The results

Despite the fact that one solution failed to achieve a VBSpam award, the overall performance of the products on test this month was once again good. Excluding the single outlier, the average spam catch rate increased – more than making up the drop in catch rate reported in July. Again excluding the outlier, the average participating product missed fewer than one in 500 emails in our spam streams.

It should be noted that these numbers don’t necessarily translate to performance in a live environment – where there will be a number of other factors that affect filters’ performance and, just as importantly, their perceived performance. What matters is that a 99.90% catch rate is better than a 99.70% one and, in an average live environment, a product that achieves a 99.90% catch rate in our tests is likely to perform better, even if the actual catch rates differ.

There was a small increase in the overall false positive rate seen in this test, but nothing to worry about. Meanwhile, the performance on newsletters (a feed that includes anything from weekly consumer offers to daily news digests) improved – though for obvious reasons, distinguishing legitimate commercial emails from illegitimate ones remains one of the trickiest parts of running a spam filter.

Among the 15 products that passed the test, seven – Bitdefender, ESET, GFI, Libra Esva, Mailshell, Netmail Secure and OnlyMyEmail – achieved a VBSpam+ award for blocking more than 99.5% of spam, while blocking no legitimate emails, and very few newsletters.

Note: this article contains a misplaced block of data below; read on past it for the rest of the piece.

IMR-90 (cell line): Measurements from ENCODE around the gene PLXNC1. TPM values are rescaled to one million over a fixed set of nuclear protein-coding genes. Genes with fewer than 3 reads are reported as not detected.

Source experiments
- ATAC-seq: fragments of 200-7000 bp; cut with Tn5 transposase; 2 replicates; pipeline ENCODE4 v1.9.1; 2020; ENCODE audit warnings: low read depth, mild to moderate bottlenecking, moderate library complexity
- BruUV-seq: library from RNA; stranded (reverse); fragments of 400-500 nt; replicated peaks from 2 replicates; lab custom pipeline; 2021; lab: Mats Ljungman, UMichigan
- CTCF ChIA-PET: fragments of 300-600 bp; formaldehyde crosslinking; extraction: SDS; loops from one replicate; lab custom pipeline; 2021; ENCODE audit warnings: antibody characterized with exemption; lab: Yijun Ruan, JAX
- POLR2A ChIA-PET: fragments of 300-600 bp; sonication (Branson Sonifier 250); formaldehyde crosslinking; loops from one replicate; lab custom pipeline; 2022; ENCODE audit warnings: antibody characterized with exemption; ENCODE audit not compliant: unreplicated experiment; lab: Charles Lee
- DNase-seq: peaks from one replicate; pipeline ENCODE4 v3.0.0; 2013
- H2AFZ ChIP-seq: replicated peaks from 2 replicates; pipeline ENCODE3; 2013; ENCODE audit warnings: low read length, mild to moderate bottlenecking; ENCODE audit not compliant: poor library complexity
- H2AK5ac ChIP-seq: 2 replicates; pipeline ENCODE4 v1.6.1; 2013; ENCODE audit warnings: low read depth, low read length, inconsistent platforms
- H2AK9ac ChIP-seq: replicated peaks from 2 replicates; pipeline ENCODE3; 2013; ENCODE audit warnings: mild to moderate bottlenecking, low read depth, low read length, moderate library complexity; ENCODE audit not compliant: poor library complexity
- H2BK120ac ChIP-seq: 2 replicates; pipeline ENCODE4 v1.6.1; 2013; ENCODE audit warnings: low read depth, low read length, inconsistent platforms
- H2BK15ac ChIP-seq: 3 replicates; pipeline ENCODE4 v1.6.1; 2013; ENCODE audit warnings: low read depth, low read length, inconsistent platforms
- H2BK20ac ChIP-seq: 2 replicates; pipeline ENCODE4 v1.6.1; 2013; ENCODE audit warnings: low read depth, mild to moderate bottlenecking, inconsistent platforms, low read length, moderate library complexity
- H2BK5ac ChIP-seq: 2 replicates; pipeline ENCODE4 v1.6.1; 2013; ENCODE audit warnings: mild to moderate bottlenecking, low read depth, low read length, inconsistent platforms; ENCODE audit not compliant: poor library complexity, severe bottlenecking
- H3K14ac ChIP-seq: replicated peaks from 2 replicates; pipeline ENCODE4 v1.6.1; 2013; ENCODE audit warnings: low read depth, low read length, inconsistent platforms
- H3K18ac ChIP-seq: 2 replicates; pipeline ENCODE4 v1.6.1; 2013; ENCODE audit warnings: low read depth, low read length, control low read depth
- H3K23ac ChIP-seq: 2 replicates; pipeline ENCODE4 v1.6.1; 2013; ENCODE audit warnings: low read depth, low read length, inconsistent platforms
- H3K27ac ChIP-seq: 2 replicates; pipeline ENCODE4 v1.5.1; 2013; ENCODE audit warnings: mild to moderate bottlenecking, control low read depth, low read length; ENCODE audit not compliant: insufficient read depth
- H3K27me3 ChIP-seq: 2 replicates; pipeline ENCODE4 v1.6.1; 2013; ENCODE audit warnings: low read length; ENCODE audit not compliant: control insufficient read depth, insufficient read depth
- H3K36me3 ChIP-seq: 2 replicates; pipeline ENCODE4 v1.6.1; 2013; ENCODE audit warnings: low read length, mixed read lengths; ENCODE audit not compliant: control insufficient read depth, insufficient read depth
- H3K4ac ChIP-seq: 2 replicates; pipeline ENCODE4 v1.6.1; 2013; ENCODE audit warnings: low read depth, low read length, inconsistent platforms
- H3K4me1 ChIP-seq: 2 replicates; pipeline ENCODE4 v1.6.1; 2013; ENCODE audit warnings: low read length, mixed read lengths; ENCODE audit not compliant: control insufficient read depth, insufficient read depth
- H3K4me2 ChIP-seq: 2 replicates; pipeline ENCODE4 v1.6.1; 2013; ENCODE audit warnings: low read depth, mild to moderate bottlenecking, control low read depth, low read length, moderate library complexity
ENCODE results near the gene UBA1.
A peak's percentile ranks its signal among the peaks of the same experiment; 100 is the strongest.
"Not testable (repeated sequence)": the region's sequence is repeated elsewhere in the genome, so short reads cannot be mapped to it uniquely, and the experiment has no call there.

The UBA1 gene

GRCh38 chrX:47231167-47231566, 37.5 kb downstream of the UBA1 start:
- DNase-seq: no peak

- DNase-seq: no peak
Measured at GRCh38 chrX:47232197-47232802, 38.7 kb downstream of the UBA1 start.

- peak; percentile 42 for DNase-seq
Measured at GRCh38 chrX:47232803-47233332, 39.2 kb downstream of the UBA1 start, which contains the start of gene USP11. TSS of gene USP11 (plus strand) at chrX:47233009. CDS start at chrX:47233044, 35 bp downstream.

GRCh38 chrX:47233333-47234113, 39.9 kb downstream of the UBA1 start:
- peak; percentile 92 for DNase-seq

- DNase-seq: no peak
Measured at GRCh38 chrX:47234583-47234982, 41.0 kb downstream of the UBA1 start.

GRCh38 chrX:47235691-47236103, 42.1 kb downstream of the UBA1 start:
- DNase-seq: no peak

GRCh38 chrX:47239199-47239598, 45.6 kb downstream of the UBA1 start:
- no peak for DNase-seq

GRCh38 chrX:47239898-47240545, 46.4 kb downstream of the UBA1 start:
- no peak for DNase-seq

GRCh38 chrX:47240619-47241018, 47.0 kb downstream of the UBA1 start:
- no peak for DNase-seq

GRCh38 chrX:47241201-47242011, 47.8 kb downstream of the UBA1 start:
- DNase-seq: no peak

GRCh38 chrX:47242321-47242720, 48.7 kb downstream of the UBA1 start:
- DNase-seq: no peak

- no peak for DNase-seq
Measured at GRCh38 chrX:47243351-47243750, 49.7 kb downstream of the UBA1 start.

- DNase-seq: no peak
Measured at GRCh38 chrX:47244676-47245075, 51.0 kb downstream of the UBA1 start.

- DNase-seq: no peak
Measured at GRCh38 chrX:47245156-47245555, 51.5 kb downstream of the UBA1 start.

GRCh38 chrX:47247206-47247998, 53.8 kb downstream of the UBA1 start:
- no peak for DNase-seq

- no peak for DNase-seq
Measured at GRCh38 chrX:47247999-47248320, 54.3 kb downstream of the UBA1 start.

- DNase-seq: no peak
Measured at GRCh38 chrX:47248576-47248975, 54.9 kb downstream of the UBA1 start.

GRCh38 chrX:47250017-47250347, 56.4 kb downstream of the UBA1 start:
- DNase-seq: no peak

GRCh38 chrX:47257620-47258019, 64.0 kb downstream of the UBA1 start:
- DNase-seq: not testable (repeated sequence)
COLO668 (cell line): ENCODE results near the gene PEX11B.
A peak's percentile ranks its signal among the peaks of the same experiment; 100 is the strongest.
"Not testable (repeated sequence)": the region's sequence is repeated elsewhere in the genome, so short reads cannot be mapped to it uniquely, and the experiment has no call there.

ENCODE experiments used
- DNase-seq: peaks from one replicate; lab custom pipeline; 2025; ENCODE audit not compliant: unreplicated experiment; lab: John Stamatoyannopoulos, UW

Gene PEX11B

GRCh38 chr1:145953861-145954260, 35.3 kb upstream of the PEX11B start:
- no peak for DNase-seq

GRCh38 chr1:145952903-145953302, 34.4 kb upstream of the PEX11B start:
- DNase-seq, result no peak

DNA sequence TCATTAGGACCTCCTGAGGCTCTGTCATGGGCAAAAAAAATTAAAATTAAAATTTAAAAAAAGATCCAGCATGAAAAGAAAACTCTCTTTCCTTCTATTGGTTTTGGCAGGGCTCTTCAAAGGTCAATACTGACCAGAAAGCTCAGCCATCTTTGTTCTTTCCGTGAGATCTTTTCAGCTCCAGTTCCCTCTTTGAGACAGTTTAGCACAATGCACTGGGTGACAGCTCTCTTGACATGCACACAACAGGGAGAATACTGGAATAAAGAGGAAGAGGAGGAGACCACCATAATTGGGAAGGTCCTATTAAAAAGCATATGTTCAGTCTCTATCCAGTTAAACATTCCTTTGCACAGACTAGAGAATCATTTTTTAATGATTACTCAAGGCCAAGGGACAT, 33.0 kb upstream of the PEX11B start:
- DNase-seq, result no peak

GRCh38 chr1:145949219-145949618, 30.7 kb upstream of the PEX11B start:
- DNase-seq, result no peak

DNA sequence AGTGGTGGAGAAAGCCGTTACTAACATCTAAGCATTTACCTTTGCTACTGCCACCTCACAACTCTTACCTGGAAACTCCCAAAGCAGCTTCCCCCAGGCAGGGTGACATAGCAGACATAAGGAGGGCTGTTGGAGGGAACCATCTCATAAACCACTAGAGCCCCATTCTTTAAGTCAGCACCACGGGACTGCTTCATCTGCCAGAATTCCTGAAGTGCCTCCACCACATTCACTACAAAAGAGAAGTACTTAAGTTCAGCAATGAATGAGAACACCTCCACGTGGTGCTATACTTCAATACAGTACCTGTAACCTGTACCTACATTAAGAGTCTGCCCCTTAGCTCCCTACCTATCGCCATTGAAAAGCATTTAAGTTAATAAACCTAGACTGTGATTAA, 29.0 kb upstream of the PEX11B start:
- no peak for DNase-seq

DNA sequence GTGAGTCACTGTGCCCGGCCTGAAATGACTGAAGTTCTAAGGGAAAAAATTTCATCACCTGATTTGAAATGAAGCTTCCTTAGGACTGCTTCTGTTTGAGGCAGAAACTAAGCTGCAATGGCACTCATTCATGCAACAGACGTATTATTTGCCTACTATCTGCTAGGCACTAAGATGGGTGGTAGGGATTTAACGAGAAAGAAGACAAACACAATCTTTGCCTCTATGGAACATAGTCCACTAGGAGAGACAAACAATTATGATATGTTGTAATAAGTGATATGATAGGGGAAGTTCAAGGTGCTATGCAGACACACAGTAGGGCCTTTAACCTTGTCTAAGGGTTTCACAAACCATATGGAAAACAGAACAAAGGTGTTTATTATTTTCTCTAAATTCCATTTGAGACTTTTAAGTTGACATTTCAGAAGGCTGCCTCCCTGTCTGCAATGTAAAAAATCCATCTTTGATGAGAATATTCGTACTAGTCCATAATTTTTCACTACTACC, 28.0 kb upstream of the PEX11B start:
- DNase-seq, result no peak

OnlyMyEmail once again achieved the highest spam catch rate (the hosted solution missed only one out of 133,020 spam emails), closely followed by Libra Esva and Mailshell. Two products, Mailshell and ESET, deserve a special mention as the only products that managed not to clock up any false positives on either the ham feed or the newsletter feed.

URLs in emails

Most spam filters use a number of techniques to detect spam, and keeping track of spammy or malicious URLs is one of them. For practical reasons, this is mainly done by keeping track of malicious domains.

Spammers have used many techniques to avoid their emails being blocked this way – for instance by using compromised legitimate domains, URL-shorteners (such as bit.ly or goo.gl), or even by not including URLs in their emails at all.